Making Ideas Happen
Overcoming the Obstacles Between Vision and Reality
This is the book I was inspired to read after reading Managing Your Day to Day which was recommended by my brother Dave. I love this crazy adventure of books and bunny trails!
Making Ideas Happen is written for creatives – specifically people whose job it is to be creative, which is Not Me, but sometimes it is good to see life from a completely different angle than what you normally would.
Creative people often are by nature unorganized – part of the wonderful package of a typical artistic type – ideas flow freely, but the follow through that is required for ideas to become reality does not always come as easily. Which is a shame, because creative people have some great ideas.
Creative people do not need help generating ideas. They do that day and night and do it well. What they need help with is the follow through. This book answers that problem amazingly well.
The author contends that three things – the action method (a specific structure developed by the author and others for setting ideas up for success), relying on others for feedback and leading the creative team well – are the keys to seeing ideas through to actual results. The author has made it happen in his own career and personal life and helped many other creatives make it happen time and time again in their own careers and personal lives. He also has stories about other successful creatives which are very fun to read.
I won’t be restructuring my career around the ideas in this book because, you know, I treat and prevent, which is pretty straight forward, and inherently structured and non-creative, but I do have a dash of creativity involved in other areas of my life (We all do I bet) so I was able to glean quite a bit of exciting and useful information from the book.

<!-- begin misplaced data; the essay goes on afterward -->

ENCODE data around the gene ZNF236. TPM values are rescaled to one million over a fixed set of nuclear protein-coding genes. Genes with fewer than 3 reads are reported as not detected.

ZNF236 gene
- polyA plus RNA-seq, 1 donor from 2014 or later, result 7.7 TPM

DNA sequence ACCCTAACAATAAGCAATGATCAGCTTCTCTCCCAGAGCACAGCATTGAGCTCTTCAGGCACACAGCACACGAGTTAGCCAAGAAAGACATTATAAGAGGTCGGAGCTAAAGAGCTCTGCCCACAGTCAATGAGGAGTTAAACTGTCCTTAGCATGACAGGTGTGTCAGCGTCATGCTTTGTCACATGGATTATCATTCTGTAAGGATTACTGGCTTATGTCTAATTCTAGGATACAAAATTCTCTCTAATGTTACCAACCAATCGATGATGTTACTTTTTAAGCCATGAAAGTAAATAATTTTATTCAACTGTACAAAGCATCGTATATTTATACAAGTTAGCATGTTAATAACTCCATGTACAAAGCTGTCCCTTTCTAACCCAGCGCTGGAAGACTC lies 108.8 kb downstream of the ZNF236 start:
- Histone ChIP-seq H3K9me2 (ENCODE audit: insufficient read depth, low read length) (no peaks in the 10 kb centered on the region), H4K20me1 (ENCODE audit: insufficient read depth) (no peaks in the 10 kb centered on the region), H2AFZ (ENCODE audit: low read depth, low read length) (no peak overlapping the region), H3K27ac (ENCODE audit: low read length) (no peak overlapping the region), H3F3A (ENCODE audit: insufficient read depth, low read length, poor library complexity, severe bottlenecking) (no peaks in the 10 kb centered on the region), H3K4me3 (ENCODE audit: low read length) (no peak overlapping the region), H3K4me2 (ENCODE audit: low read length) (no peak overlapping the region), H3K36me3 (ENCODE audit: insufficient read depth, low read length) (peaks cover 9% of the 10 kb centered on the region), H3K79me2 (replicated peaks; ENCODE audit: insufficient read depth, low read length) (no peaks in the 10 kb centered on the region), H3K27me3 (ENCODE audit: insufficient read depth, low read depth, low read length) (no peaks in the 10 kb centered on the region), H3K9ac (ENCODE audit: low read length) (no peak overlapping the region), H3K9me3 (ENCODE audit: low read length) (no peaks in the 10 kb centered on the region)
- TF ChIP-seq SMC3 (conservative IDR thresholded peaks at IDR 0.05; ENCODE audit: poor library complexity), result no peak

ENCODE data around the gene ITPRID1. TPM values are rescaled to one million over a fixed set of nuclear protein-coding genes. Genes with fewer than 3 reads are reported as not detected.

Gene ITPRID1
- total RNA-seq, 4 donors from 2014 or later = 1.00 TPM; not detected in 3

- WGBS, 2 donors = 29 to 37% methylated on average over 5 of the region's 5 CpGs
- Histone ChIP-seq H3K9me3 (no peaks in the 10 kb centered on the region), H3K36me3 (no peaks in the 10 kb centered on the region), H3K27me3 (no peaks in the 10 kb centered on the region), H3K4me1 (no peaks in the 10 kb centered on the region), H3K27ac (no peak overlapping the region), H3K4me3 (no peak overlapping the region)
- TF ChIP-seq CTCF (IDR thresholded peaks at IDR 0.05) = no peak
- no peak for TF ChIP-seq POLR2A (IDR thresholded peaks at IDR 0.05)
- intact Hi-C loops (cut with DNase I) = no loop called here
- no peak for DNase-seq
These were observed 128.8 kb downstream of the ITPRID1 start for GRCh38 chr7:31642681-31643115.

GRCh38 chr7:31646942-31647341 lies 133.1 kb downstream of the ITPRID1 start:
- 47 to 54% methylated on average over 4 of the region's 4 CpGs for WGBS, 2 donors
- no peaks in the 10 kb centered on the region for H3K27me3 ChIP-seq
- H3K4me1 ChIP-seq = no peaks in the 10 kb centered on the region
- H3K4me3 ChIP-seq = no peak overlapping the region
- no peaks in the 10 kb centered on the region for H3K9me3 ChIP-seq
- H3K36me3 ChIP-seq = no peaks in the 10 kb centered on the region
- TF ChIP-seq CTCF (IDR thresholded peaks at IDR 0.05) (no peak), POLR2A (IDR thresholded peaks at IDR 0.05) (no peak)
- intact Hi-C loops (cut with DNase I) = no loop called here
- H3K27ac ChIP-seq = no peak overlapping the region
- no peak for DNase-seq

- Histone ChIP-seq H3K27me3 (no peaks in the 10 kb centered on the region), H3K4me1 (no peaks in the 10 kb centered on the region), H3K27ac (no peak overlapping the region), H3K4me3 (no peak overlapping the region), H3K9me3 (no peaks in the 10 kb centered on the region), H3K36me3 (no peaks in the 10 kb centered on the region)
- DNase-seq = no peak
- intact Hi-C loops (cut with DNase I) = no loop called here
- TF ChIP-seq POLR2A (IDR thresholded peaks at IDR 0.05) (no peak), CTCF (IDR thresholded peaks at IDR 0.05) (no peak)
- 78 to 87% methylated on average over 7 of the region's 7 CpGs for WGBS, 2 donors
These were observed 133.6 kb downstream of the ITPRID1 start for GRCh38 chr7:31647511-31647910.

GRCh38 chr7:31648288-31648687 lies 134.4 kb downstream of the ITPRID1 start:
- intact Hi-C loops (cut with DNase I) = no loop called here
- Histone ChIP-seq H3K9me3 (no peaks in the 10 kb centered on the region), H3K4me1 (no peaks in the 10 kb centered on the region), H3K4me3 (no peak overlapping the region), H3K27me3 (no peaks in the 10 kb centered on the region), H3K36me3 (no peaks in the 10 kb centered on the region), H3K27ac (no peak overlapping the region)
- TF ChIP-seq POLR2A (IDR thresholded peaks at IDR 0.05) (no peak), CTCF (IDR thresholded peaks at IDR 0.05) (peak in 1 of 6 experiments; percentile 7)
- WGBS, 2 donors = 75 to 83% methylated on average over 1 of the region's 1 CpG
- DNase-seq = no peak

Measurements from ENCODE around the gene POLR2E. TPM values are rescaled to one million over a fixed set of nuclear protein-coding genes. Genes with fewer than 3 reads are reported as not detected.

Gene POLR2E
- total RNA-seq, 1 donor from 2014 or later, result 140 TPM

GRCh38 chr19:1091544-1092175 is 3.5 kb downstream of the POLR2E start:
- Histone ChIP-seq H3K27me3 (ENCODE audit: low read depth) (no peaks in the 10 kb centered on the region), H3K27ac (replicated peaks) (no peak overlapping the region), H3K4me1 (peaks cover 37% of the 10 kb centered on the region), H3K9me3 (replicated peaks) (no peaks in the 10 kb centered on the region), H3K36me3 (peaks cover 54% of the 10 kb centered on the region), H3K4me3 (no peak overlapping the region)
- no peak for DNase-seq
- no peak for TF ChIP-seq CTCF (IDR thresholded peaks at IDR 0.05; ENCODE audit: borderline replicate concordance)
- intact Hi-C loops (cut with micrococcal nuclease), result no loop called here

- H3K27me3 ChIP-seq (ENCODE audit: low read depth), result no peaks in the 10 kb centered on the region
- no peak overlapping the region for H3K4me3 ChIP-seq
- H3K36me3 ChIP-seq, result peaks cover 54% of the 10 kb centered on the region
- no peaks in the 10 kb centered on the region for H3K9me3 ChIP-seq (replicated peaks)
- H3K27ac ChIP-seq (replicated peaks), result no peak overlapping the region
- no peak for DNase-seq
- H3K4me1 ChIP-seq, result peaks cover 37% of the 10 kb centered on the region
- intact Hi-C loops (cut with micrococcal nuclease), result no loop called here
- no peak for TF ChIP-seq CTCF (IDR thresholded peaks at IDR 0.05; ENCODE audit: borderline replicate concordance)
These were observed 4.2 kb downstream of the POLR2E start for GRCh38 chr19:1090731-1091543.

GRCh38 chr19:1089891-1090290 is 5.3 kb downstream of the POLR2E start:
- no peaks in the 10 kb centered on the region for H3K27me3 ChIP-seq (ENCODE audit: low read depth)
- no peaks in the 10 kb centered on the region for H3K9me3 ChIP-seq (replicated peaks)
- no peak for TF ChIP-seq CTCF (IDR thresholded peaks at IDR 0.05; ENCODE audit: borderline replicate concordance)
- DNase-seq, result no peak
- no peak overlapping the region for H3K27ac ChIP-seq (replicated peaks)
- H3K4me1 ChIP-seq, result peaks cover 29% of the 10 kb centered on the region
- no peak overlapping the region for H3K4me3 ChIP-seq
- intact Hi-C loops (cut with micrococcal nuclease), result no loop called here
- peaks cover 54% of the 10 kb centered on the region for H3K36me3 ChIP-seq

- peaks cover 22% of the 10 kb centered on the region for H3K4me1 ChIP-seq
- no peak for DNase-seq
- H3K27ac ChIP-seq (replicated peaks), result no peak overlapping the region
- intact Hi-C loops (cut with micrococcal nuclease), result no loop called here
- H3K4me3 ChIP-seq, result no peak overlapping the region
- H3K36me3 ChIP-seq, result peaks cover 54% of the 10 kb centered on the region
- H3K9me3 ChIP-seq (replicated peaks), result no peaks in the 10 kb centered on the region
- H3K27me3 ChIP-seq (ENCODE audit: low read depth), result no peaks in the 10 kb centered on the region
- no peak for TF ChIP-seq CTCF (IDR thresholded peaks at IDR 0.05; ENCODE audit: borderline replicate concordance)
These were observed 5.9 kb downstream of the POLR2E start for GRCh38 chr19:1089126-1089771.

Some of my favorite parts…
Create action steps for every project. I loved this whole idea – As you know if you have ever had to work with me (or live with me) I write EVERYTHING down. If I see a cute pet, I write his name down. If I like a candle scent, I write the scent down. If I have a book I might want to read, a topic I might want to write about, an interesting quote I heard…The kicker is everything I write down is in sequential order based on when I heard it or thought of it in my notebooks. I would not even be that organized if Kelly hadn’t gently taken my post-its away about two years ago and handed me a notebook. If I were to organize everything in those (now several) notebooks by the author’s action plan suggestion…woo! Who KNOWS what awesome things might come of it?
“Measure meetings with actions.” ”In most cases, leaving a meeting without anything actionable signifies that the meeting was just an information exchange and should have taken place over e-mail.” (page 78) Actually all I have done with this point is develop a snarky attitude about our latest team meeting. I do enjoy team meetings for two reasons -
- As an introvert and a people lover, if I have a structured environment in which to spend time with coworkers, that is more comfortable to me than a party or dinner, so meetings are a time for me to check in with everyone and make sure everyone is doing ok.
- I work with less than half of the Gentle Doctor team, so if I did not see the rest at team meetings, I would not ever see them.
So even without concrete actions to carry out after every meeting, I do feel as though they have value. The point is well taken though – a meeting should have a distinct purpose with actionable steps for team members to take afterwards.
“Reconsider your amount of ‘insecurity work.’” Checking Twitter…checking email…checking stats. When I write, I do this constantly! I have made it a goal to singletask as much as I can this year. Along those same lines, I am going to double my efforts and try to reduce my amount of insecurity work. I say I don’t have time to write, but I could get tons written if when I did sit down to write, I singlemindedly wrote with purpose instead of wandering aimlessly through the internet!
And perhaps my favorite part of all, what I have said all along for puppy training, and have said for the last several years in interacting with people – Celebrate and encourage others’ strengths, and do not dwell on weaknesses.
In explaining this method of feedback, the author quotes Jay O’Callahan, who said, “If our eyes are always looking for weakness, we begin to lose the intuition to notice the beauty.” I love it.
You will love this book. Everyone has a creative streak, even the most scientific among us. Everyone has ideas. It is the rare person who can see their ideas through to actual products. Scott Belsky gives us the tools to get there.